Most people modify their ways of speaking, writing, texting, and e-mailing, and so on, according to the people with whom they are communicating. This fascinating book asks why we 'accommodate' to others in this way, and explores the various social consequences arising from it.
This volume focuses on the role of the postulated derivational and filtering devices in current linguistic theory and aims to promote the exchange of ideas between the proponents of MP and OT in order to evaluate the role of these devices in the two frameworks. It sheds more light on the tenability of the often proclaimed opinion that MP and OT are incompatible frameworks given that the explanatory power of the former mainly resides on the generative device whereas the explanatory power of the latter mainly resides in the filtering device. Papers from various perspectives discuss and compare the two devices in the two frameworks. The volume thus collects a large number of the arguments in favour of more a strictly derivational approach, a more strictly filtering approach, or a more hybrid approach.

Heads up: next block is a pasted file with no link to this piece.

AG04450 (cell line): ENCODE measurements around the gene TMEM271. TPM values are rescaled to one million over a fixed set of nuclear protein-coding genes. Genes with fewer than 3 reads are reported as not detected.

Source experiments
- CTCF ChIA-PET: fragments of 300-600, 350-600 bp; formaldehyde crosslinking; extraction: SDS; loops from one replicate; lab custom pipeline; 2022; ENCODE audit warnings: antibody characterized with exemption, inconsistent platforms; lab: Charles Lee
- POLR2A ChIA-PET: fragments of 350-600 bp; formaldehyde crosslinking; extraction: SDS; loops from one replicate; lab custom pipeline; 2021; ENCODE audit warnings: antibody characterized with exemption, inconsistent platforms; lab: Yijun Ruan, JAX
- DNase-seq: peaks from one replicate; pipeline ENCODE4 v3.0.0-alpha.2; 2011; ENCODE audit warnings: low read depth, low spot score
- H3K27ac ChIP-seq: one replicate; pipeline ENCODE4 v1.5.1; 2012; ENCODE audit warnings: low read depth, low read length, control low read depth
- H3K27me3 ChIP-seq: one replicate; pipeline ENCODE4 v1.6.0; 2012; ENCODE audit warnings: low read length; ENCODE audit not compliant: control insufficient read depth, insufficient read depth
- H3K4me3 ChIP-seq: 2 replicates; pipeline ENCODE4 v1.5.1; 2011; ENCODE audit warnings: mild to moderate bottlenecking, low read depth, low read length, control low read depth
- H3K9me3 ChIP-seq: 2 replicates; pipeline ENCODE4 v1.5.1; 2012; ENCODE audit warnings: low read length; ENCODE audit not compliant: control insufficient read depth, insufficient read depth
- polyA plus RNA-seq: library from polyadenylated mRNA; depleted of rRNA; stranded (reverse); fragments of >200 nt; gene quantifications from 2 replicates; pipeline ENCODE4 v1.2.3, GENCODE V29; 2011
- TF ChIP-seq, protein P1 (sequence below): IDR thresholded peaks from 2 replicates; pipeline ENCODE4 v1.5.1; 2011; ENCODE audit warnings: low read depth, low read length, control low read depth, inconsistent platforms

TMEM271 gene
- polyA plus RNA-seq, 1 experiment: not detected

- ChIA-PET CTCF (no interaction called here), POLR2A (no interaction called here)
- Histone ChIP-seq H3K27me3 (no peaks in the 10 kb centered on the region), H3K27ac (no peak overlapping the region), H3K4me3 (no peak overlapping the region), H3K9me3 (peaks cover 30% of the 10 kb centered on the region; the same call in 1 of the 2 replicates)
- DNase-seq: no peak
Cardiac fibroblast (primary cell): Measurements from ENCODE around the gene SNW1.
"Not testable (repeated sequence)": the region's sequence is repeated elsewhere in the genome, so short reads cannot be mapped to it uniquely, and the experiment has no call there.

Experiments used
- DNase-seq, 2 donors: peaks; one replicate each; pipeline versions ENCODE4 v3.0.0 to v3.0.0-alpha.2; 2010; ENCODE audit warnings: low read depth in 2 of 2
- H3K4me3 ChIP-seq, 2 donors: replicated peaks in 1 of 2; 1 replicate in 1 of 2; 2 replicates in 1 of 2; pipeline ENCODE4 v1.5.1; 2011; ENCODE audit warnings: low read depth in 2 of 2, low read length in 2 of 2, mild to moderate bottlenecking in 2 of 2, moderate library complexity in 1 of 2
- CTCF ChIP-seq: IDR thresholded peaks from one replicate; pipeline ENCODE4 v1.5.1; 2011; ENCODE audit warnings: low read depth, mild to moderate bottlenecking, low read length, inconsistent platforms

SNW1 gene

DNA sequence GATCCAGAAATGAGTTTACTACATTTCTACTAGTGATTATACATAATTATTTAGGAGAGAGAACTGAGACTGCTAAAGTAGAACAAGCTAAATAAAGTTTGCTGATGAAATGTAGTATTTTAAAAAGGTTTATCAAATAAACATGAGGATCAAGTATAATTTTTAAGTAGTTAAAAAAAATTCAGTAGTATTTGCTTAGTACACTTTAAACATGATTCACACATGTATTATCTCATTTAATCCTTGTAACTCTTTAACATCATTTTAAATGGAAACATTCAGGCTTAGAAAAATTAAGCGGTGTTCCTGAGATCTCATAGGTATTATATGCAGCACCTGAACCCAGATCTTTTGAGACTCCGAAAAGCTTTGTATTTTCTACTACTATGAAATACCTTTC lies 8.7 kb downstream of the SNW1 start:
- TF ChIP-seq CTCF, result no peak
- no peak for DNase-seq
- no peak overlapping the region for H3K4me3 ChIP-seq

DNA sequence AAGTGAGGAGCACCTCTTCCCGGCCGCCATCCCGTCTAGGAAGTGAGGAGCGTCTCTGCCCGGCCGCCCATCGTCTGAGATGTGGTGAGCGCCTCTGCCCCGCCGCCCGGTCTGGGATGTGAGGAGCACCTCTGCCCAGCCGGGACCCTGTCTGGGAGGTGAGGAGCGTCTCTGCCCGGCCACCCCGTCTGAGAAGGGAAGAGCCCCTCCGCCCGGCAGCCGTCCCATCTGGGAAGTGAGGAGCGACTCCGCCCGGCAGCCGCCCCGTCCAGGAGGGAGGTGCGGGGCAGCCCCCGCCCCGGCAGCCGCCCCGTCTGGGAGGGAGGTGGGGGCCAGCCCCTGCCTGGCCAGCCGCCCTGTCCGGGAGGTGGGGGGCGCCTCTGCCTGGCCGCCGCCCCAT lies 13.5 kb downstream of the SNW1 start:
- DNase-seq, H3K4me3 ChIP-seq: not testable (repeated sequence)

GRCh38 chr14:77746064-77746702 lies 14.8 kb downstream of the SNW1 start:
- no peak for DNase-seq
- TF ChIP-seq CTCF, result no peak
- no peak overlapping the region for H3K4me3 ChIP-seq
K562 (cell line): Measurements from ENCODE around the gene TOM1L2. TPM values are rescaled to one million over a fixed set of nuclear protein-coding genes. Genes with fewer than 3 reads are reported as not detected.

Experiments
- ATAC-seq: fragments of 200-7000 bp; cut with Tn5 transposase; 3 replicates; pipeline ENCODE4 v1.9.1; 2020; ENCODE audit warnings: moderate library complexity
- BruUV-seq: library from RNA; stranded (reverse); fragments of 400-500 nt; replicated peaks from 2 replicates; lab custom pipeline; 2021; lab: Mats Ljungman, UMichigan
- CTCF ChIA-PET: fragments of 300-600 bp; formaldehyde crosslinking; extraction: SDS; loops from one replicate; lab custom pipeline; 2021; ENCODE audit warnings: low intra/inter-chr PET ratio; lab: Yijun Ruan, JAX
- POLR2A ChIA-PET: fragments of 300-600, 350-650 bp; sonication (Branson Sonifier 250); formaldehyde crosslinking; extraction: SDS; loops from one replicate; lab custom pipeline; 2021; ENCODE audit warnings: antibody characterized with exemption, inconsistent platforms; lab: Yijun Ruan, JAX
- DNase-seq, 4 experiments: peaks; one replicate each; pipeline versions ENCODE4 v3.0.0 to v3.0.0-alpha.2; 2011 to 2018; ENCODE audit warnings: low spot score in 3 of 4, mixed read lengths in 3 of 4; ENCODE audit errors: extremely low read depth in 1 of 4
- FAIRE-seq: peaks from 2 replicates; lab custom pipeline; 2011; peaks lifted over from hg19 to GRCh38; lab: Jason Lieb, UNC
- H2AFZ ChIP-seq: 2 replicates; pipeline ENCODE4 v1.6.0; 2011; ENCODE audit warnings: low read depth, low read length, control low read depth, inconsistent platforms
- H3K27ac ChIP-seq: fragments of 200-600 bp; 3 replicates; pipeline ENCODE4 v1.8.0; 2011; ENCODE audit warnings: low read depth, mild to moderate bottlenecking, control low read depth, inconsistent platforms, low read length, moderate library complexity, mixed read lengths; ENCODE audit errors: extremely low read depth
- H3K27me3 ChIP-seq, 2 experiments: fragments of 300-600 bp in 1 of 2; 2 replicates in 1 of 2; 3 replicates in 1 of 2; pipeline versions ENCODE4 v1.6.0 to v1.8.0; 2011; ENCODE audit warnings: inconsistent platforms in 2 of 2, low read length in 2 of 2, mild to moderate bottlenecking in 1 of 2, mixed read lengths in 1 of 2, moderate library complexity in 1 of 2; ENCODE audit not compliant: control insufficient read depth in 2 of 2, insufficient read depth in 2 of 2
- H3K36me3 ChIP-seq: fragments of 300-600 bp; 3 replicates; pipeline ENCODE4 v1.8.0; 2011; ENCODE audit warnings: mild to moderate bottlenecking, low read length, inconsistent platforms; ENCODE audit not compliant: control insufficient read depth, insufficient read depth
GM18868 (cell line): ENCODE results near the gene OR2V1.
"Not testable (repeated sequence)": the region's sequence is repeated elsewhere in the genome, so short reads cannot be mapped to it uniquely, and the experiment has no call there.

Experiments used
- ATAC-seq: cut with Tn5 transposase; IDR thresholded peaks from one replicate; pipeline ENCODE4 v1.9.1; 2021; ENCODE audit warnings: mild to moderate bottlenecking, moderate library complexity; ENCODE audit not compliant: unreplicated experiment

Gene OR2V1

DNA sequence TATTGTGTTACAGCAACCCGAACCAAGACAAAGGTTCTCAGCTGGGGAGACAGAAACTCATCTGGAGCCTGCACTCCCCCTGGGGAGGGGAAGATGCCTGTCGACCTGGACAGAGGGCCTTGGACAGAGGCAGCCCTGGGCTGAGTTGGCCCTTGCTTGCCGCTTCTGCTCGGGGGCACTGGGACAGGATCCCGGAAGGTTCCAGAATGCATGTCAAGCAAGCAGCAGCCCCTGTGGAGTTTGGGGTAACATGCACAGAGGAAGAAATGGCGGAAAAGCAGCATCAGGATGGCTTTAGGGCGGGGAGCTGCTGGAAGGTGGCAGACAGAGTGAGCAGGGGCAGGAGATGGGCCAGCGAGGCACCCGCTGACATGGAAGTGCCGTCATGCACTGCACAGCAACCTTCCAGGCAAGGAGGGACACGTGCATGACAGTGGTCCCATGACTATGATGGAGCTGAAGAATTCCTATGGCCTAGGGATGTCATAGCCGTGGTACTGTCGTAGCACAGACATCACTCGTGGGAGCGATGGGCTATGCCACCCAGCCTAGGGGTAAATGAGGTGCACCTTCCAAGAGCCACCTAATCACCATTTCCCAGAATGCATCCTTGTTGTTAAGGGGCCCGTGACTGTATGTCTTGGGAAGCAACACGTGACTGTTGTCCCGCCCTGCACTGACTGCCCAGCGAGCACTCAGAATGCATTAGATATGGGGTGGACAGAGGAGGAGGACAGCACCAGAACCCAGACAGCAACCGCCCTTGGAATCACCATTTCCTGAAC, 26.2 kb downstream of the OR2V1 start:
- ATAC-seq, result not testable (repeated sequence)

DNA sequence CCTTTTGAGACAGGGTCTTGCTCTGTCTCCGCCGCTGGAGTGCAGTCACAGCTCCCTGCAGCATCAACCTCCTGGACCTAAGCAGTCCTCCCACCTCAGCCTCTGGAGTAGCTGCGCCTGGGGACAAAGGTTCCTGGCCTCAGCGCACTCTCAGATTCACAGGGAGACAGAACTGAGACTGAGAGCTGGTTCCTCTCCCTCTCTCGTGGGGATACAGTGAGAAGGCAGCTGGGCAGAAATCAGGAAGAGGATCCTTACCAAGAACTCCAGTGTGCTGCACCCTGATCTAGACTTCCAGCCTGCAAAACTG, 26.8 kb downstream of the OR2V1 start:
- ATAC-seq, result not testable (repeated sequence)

The book will be of interest to any researcher or advanced student in Linguistic Theory. It is more specifically directed to syntacticians working within the current frameworks that have developed from Chomsky’s minimalist program (MP) and Prince and Smolensky’s Optimality Theory (OT).